At a certain point, the things that got in the way of my growth had nothing to do with problem solving and everything to do with what was actually happening in my mind when I was engaged should have been engaging with a problem.

Brain Science Brain Science #22

The Neuroscience of touch

How much do you focus on your sense of touch? Have you ever considered how or why this sense is so critical to our lives and how we manage ourselves? In this episode, Mireille and Adam discuss the neurophysiological underpinnings of our sense of touch and how our brains process these sensory experiences. According to David Linden, Ph.D., Professor of Neuroscience at Johns Hopkins University School of Medicine, “The sense of touch is intrinsically emotional.”

Not only is touch relevant to our emotional experience, but it is a foundational aspect of the development of our nervous system and it impacts how we manage stress and respond to pain. It isn’t surprising then to consider that touch is also extremely relevant to our relationships as we are apt to feel more connected to those with whom we engage in touch.

Kev Quirk kevq.uk

Is dark mode such a good idea?

Kev Quirk shares his thoughts on dark mode and links to various research on the science behind it.

I’ve decided to stop using dark mode across all of my devices, because research suggests that going to the dark side ain’t all that. … But after doing some research on dark vs light, I’ve made the decision to stop using dark mode everywhere. Here’s why…

Is dark mode such a good idea?

Brain Science Brain Science #21

The power of story

Researchers have examined the power of story and discovered the way in which stories provide a framework that has the capacity to transcend language for universal understanding. According to Joe Lazauskas, “Stories illuminate the city of our mind…stories make us remember and they make us care.” In this episode we dive deep into the power of story to explore the ways in which stories play a role in our emotions and in our relationships with others.

Brain Science Brain Science #20

Navigating perfectionism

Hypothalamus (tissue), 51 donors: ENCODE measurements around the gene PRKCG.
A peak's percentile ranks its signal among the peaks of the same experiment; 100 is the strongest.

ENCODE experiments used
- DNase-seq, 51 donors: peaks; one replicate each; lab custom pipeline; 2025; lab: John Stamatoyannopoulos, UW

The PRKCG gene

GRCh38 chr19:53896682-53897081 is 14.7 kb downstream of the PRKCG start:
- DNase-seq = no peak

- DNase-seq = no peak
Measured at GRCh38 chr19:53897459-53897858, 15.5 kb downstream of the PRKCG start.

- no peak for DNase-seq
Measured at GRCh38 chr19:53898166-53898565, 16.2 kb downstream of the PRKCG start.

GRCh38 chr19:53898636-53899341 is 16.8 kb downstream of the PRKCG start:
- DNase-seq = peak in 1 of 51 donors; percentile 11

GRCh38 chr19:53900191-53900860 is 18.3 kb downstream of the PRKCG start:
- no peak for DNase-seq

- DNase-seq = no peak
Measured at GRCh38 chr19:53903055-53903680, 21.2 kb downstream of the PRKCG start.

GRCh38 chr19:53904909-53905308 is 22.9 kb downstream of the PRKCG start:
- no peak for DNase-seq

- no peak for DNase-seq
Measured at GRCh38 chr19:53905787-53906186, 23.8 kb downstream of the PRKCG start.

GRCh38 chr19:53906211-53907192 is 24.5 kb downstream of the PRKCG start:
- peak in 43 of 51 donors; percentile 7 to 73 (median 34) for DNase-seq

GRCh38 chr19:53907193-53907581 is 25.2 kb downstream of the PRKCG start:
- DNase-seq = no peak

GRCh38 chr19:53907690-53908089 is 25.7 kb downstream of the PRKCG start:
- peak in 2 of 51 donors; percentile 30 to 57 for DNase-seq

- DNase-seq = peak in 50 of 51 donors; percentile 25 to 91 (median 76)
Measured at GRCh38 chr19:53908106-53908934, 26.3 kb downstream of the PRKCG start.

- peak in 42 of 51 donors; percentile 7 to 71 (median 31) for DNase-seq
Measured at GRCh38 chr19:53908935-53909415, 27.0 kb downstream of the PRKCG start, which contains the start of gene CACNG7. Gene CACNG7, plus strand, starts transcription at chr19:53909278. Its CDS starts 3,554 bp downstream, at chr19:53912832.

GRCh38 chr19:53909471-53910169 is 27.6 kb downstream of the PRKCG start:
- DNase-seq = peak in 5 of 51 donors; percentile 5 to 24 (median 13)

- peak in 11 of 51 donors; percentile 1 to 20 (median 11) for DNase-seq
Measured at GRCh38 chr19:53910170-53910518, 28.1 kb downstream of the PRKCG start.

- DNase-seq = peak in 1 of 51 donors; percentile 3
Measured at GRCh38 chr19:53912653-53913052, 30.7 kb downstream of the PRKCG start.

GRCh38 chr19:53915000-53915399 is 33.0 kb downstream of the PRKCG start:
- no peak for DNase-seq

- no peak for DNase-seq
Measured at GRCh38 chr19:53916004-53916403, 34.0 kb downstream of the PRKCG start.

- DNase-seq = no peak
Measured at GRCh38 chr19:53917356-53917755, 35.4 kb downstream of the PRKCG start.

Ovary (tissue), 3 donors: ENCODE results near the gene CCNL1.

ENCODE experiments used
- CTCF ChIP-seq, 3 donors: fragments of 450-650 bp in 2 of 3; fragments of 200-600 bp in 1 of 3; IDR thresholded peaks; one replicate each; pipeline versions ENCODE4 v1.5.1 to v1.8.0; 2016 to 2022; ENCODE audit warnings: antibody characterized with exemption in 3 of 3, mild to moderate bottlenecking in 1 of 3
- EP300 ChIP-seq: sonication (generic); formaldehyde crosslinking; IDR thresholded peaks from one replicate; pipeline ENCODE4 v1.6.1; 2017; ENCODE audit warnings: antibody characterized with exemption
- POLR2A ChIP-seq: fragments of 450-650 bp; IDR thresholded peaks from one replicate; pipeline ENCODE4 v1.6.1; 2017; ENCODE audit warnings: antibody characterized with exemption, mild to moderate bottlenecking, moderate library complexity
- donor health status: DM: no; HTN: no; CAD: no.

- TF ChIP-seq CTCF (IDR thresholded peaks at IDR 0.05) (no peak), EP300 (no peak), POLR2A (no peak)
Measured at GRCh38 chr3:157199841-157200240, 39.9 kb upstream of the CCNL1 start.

High expectations for performance in both life and work are common, but what do you do when you get stuck and you’re not able to achieve the results you desire? In this episode, Mireille and Adam talk through the different aspects of perfectionism and ways in which is can be adaptive and helpful and other ways in which it poses additional challenges. What happens when we avoid the possibility of failure as opposed to simply having high standards for our performance? How can we begin to focus on healthy striving as opposed to reaching for perfection?

Design growth.design

101 cognitive biases & principles that affect your UX

This list is deep and (of course) the UX is well-considered. The author provides definitions of the biases as well as real-world examples of them in action.

Every time users interact with your product, they:

🙈 Filter the information
🔮 Seek the meaning of it
⏰ Act within a given time
💾 Store bits of the interaction in their memories

So to improve your user experience, you need to understand the biases & heuristics affecting those four decision-cycle steps.

Brain Science Brain Science #19

Step away to get unstuck

In this episode, Mireille and Adam talk through the challenge of problem solving. It’s all to common to utilize the “try harder” approach when things aren’t working out the way you’d like. While that kind of effort is valuable, this approach is often wrought with further frustration, wasted time and less than desirable results. This episode offers you an alternative perspective and ways that you can practice getting unstuck and utilize more of the resources of your unconscious mind.